uint32_t param1;
 uint16_t param2;
 ...
 uint8_t  spare[10];
} CALIBRATION_DATA;

Step 2.
Add code to handle the upgrades. This code must be called before any parameters are used from EEPROM. The code looks something like this:

void eeprom_Update(void)
{
if (Cal_Data.version != SW_VERSION)
{
 switch (Cal_Data.version)
 {
  case 0x100:
   /* Do necessary steps to perform upgrade */
  break;
  case 0x200:
   /* Do necessary steps to perform upgrade */
  break;
  default:
  break;
  Cal_Data.version = SW_VERSION;  /* Update the EEPROM version number */
 }
}

Incidentally, I find that is often one of those cases where falling through case statements is really useful. Of course doing this is usually banned and so one ends up with much more clumsy code than would otherwise be required.

An Apology
Regular readers will no doubt have noticed that this is my first post in a while. A deadly combination of vacation and urgent projects with tight deadlines had conspired against me to prevent me blogging at my usual pace.

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4 Responses to “Keeping your EEPROM data valid through firmware updates”

  1. John says:

    I came across your column via a reference from Michael Barr of Netrino. He sparked my attention by his comment "Fellow EmbeddedGurus blogger Nigel Jones is obsessed with writing efficient C code. He experiments with alternative coding constructs, carefully examining the compiler's output for each, when normal people are sleeping." I thought I was the only one who experiments with the output of various 'C' constructs every time I use a new compiler (or version) to determine which generate more efficient code.At my company we have been using EEPROM versioning similar to your suggestion for years. It works very well except for the problem of customers who insist on flashing backwards to old versions of code. Our only solution to this has been to clear EEPROM and set all values to default if an unknown version is found. This of course has it's problems. So many that it took management approval to make a version change. As such we have finally resorted to clearing all EEPROM settings on manufacturing and never changing previous locations only adding new ones. Any new values added are designed so the cleared value is either the default setting or an invalid one. This enables us to tell if the location has ever been set.Do you have any ways to handle this?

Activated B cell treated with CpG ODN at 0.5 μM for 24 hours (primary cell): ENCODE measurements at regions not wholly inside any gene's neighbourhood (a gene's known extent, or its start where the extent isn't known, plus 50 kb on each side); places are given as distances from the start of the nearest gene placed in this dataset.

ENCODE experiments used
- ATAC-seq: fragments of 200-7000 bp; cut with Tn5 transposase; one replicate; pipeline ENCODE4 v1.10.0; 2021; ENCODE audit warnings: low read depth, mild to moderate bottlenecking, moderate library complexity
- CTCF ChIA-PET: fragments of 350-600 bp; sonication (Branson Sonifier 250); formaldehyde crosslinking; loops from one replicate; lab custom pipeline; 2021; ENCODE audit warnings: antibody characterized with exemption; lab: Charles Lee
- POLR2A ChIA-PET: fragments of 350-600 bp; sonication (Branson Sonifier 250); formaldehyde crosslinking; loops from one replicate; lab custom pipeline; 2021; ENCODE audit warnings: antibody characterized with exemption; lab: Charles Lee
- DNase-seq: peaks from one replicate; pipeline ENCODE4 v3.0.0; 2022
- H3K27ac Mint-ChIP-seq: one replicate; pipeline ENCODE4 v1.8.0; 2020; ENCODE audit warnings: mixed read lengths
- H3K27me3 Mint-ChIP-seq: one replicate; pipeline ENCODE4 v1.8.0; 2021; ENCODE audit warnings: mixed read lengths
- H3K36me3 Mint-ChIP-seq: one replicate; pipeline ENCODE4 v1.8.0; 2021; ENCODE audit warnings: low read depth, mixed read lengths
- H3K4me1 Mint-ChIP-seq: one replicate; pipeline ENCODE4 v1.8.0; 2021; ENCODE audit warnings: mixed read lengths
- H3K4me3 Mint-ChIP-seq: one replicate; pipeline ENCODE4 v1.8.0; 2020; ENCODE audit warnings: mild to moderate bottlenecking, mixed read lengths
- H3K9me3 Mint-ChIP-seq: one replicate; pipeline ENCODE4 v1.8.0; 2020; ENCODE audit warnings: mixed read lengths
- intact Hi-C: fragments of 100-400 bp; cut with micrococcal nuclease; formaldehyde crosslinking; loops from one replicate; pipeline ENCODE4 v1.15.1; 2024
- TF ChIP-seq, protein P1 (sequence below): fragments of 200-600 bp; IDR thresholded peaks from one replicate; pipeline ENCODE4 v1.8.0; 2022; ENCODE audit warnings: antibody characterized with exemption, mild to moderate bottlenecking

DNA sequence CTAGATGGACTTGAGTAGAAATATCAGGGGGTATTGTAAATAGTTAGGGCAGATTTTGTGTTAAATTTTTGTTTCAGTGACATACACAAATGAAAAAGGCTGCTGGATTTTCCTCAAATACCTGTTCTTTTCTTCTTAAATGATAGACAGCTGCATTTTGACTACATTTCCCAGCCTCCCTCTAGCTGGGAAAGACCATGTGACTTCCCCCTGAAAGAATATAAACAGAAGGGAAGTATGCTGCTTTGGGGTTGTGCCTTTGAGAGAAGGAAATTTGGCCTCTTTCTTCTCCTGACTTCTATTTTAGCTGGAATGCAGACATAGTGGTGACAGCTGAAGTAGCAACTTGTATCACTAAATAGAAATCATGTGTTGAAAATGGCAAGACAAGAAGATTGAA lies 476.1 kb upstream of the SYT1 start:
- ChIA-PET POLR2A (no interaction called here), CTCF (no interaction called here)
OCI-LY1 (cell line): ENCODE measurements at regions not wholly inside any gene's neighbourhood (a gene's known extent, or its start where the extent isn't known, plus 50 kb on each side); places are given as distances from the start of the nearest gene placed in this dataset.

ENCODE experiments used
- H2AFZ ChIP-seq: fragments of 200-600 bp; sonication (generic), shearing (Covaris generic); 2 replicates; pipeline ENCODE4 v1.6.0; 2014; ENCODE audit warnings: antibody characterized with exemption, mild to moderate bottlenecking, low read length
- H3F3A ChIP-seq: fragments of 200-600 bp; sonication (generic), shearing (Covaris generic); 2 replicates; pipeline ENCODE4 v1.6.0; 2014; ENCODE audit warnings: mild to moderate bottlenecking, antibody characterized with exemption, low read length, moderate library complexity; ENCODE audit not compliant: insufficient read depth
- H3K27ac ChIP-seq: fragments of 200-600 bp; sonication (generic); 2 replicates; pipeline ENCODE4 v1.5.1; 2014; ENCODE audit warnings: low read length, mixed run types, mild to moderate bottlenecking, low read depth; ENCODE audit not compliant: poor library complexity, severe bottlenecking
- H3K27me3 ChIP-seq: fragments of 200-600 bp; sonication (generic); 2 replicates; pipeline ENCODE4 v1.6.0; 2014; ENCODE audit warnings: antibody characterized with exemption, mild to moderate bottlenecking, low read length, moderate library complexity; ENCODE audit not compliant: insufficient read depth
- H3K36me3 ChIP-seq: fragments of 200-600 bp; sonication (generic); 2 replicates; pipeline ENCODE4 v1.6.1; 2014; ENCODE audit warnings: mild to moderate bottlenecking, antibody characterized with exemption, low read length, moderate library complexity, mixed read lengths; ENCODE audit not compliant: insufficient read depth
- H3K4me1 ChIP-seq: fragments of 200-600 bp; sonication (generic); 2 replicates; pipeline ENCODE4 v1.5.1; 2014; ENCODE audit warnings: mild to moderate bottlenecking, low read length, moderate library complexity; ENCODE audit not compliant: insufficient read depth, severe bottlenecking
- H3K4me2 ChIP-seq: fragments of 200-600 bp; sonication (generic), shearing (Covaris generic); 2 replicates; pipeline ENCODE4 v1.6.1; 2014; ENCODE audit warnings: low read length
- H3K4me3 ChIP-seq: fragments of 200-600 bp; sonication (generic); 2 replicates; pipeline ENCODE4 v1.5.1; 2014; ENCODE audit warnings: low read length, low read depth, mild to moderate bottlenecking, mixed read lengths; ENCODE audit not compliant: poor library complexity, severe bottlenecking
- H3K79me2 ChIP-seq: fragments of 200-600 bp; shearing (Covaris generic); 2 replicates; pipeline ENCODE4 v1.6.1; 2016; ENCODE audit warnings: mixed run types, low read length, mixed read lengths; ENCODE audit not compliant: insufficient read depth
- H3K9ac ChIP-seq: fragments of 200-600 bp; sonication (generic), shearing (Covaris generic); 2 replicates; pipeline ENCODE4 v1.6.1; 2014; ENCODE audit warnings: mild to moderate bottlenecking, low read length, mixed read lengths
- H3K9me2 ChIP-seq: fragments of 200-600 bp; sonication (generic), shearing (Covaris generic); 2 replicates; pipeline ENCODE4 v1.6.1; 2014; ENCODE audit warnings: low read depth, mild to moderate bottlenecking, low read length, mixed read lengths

2. ashleigh says:

    Another couple of suggestions:1. Add a signature to the configuration block, before the version information. The signature should be AT LEAST 32 bits, in which you store a unique code per product (keep a company wide register of signautures used). Common geeky examples are 0xFEEDBEEF, or 0xABADBABE. Then you compare the signature present against the signature expected to see if the config block is even present.2. Checksum the configuration as the last step of loading a new one – but only if the configuration is totally static and treated by the program as read-only. Store the checksum after the version, make sure its set to 0 during the load and calculate and set it when load is complete. On start up, check the checksum.3. Never ever ever ever automatically detect bad configuration data and auto-regenerate it. I've had a case where a former employee did this, and dodginess in the design led to about 1 in 100 cases where at power up all the settings got blown out and re-created with defaults. If defaults are to be loaded, it must always be by an explicit action – preferably in the factory.

  3. Nigel Jones says:

    John:The downgrade problem is indeed an interesting problem – and certainly one that I can't address adequately in the comments section. I'll endeavor to put together a blog posting on this in the near future.

  4. Nigel Jones says:

    Ashleigh:I agree with you about the checksums. I'll point out that I did say in the post that I was ignoring issues related to corruption – which is the principal job of the checksum.I don't agree with you concerning loading default values. I've designed products where effectively halting and doing nothing is far worse than loading default values and proceeding. I do agree that it is essential that the user be informed that default values have been loaded.